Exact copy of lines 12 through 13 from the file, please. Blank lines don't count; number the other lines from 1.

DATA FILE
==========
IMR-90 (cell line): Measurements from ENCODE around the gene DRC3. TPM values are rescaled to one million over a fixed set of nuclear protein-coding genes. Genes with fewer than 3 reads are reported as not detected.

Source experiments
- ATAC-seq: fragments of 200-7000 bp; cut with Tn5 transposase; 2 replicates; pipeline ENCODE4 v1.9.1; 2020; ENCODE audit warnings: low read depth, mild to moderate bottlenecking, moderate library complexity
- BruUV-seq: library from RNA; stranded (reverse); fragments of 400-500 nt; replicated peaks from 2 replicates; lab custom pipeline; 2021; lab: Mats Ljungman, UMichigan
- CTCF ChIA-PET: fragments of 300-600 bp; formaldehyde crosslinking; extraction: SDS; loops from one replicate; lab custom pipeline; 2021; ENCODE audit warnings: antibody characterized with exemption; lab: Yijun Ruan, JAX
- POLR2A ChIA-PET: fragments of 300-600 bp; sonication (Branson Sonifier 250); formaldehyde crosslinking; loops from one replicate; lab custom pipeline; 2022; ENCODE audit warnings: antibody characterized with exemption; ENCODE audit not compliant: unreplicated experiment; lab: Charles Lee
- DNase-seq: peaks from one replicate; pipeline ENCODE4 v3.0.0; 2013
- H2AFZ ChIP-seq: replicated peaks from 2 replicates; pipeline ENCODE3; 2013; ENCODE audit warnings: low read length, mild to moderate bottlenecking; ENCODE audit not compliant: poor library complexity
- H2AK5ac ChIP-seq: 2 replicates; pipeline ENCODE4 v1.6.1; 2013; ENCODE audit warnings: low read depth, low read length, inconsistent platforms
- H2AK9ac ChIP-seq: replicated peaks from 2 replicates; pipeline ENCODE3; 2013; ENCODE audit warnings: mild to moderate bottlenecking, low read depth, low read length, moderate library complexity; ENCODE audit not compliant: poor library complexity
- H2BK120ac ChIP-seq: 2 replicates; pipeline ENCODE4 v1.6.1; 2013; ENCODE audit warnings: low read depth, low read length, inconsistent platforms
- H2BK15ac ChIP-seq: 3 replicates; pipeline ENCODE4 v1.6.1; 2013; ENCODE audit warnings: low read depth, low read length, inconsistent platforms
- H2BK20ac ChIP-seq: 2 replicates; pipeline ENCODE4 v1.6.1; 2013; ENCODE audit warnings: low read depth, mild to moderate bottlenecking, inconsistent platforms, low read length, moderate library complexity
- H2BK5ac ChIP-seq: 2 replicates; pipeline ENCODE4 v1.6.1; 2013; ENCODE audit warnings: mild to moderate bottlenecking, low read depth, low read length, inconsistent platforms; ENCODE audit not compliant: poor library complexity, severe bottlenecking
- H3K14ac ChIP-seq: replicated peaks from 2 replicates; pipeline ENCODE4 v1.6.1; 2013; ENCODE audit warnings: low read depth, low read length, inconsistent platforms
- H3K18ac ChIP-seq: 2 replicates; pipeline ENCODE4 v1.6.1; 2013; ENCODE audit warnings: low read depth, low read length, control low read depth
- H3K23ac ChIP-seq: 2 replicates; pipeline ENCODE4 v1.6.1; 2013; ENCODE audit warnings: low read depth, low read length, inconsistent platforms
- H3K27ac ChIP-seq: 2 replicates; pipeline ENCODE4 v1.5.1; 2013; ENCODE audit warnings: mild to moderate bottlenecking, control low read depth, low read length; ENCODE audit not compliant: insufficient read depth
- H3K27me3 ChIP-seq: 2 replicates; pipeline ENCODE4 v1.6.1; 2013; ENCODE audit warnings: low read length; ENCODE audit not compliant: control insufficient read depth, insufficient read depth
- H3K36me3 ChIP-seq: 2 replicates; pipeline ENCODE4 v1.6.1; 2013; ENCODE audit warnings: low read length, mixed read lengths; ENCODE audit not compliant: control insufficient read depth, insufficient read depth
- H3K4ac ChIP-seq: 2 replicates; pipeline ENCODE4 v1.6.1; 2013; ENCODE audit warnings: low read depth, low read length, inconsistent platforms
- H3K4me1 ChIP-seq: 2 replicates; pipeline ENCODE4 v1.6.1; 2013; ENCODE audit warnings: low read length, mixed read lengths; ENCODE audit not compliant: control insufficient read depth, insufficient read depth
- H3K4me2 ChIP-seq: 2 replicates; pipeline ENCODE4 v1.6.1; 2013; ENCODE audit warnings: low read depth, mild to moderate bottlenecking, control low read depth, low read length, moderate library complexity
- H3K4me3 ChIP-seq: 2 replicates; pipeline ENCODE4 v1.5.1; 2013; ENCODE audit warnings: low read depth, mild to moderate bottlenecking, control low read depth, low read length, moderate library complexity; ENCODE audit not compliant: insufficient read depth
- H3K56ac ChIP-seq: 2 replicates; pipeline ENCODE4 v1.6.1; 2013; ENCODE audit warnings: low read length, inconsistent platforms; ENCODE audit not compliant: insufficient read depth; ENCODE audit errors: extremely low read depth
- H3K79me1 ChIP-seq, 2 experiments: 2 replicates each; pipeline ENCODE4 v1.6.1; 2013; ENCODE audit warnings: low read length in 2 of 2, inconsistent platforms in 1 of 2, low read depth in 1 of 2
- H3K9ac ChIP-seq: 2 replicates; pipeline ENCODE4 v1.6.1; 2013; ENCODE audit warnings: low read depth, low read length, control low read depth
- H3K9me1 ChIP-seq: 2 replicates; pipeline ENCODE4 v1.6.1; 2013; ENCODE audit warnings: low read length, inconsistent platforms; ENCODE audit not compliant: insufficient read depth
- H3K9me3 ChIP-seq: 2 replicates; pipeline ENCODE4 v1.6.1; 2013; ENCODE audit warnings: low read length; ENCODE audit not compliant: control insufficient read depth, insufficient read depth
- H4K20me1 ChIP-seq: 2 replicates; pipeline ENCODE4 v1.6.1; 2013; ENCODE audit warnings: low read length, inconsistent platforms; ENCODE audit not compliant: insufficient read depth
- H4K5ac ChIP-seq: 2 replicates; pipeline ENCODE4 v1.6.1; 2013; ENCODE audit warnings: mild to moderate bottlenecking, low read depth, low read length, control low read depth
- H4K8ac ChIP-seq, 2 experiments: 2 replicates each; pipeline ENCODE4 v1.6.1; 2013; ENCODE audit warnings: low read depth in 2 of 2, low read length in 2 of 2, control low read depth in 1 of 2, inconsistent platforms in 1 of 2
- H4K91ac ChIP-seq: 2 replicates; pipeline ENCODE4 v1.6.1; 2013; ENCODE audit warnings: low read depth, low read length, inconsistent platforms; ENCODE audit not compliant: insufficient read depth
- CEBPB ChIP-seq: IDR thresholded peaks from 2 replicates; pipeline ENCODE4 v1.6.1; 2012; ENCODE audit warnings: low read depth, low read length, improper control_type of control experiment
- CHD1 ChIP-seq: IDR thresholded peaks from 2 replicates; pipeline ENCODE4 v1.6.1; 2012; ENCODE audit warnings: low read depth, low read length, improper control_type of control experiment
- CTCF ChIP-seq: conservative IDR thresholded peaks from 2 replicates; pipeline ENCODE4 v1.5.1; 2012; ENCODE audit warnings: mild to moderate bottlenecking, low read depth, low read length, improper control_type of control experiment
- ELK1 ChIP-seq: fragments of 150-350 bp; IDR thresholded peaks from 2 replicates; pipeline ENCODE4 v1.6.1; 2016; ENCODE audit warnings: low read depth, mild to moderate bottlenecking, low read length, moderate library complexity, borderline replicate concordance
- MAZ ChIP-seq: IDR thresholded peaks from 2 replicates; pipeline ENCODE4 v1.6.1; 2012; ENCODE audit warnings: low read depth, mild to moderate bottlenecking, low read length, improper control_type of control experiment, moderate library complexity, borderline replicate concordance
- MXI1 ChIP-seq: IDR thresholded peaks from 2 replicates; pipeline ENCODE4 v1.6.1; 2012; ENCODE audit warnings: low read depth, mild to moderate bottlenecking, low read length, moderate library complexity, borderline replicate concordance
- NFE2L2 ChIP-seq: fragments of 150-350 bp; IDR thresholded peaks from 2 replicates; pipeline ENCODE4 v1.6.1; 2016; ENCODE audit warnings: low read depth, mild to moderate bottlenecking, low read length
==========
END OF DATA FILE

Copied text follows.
- H2BK15ac ChIP-seq: 3 replicates; pipeline ENCODE4 v1.6.1; 2013; ENCODE audit warnings: low read depth, low read length, inconsistent platforms
- H2BK20ac ChIP-seq: 2 replicates; pipeline ENCODE4 v1.6.1; 2013; ENCODE audit warnings: low read depth, mild to moderate bottlenecking, inconsistent platforms, low read length, moderate library complexity